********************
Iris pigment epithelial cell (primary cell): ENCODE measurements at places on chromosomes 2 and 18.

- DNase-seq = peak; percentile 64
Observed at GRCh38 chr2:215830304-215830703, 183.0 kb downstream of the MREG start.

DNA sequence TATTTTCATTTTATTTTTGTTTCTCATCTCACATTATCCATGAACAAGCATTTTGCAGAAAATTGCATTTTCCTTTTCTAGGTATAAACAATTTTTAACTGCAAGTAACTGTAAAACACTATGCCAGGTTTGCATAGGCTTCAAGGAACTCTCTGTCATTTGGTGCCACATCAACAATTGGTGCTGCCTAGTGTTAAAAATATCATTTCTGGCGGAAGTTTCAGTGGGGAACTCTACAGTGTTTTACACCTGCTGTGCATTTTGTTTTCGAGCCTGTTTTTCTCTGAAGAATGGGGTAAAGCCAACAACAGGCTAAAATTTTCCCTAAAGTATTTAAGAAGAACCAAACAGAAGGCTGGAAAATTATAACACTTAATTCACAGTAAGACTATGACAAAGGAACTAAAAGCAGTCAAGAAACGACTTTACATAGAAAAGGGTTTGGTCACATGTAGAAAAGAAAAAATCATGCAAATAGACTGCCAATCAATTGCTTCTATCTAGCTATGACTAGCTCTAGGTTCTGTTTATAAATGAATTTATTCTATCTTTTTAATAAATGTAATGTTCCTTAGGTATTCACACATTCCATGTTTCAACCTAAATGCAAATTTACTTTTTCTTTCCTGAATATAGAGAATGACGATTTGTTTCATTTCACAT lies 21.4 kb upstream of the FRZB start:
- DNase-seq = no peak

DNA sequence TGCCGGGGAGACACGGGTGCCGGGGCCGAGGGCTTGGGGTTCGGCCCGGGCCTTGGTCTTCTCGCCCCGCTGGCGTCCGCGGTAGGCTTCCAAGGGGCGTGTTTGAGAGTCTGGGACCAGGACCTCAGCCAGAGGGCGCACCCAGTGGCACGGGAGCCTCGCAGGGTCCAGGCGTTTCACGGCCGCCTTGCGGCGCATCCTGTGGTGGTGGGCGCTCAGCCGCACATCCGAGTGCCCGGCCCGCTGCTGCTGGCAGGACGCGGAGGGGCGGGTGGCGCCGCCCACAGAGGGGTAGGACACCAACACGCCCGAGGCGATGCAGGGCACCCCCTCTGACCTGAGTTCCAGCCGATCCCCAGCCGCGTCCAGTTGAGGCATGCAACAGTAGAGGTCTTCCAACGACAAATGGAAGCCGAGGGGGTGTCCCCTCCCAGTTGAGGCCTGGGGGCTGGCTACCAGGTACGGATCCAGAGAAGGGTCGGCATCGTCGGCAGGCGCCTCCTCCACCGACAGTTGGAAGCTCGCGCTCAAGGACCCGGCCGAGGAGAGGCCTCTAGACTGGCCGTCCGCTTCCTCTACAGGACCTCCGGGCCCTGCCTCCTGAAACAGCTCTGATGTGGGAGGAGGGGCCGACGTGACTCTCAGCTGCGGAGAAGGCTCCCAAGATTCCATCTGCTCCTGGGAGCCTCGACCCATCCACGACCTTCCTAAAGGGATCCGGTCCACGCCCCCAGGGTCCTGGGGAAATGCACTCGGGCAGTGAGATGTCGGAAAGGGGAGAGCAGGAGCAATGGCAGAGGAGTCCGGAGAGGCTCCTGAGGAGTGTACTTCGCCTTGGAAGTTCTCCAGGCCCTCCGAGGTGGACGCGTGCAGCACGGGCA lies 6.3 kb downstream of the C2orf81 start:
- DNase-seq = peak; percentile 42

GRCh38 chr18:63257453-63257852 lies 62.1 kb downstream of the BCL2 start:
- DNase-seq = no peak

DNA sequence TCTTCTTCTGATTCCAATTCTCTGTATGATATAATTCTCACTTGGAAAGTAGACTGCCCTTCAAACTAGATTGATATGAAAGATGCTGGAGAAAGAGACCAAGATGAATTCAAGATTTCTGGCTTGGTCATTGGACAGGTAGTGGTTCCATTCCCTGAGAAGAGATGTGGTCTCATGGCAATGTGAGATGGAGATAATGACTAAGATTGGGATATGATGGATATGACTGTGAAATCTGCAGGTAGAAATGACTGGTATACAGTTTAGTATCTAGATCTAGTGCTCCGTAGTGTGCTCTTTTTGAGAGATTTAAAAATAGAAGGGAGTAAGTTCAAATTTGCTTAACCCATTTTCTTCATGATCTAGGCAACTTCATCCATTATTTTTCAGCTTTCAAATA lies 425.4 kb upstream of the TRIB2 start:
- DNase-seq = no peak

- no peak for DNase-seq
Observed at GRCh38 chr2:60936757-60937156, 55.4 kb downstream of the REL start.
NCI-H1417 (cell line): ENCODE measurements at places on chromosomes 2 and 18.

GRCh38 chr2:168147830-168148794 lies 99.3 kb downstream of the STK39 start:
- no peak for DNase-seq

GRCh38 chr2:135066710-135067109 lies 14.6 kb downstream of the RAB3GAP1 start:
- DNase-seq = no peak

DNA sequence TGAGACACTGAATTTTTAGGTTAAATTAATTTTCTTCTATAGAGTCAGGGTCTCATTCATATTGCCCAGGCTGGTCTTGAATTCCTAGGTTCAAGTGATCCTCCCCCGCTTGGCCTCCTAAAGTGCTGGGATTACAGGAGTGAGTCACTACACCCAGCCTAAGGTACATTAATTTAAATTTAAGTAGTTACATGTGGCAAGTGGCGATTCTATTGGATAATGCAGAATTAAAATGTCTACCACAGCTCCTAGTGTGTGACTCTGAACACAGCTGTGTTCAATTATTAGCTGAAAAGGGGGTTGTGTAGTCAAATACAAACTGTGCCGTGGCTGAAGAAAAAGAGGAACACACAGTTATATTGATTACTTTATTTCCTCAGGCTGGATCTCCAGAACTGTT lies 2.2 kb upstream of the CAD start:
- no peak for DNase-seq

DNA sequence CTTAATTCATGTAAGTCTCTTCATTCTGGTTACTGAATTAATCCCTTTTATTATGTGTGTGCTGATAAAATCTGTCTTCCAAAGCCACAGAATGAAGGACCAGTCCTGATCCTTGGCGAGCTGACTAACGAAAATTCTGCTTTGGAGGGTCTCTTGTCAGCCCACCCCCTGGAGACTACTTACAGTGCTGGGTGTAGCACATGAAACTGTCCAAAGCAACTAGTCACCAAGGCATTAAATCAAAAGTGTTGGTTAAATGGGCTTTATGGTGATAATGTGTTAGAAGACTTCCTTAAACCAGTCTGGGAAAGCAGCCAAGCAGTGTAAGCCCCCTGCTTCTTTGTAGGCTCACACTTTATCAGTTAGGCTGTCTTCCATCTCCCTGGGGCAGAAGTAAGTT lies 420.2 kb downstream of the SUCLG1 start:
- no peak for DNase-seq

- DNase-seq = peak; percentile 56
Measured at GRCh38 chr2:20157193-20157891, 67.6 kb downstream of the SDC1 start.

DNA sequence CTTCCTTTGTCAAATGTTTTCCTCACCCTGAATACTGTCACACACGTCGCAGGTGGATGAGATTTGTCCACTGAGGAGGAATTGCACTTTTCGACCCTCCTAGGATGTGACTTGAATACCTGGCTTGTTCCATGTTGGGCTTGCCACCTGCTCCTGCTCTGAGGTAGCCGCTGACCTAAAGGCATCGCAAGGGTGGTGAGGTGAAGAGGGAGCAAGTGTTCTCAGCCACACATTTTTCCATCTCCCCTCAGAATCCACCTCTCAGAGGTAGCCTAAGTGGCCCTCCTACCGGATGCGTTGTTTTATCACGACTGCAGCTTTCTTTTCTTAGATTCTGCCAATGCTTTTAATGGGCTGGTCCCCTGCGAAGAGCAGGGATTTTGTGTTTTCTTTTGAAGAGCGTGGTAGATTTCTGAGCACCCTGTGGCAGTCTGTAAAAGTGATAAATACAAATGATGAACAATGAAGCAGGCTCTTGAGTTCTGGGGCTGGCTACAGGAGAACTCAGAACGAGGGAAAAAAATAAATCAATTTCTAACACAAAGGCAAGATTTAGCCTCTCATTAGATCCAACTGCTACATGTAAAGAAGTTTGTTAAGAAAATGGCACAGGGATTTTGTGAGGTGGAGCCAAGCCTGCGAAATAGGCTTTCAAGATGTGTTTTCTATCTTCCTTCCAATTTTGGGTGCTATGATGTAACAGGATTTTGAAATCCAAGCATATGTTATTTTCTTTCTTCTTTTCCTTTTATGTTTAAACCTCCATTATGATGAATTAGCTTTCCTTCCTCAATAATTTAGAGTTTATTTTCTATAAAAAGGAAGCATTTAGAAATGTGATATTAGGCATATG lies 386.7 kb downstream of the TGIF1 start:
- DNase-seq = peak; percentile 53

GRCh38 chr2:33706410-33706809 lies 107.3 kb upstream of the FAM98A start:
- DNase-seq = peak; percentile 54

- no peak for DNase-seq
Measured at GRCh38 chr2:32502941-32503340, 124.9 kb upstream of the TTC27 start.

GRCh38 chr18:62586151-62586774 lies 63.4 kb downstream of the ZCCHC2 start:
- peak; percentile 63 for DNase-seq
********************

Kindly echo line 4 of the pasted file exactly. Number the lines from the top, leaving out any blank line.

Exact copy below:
DNA sequence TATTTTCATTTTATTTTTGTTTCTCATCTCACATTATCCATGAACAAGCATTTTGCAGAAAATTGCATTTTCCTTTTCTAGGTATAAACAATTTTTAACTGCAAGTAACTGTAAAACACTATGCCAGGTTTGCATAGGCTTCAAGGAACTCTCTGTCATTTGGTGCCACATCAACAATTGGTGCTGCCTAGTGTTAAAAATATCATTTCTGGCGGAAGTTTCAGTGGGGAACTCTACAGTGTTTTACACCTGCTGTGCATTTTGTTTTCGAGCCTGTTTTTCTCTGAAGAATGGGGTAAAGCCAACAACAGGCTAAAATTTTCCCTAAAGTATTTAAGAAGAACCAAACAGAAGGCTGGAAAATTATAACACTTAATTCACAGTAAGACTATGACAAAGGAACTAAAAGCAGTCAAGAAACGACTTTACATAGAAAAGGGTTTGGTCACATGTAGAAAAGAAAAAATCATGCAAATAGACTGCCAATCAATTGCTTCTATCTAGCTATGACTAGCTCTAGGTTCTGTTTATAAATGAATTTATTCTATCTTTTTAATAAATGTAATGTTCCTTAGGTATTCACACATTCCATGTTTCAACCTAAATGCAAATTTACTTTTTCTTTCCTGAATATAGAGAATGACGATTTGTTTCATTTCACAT lies 21.4 kb upstream of the FRZB start: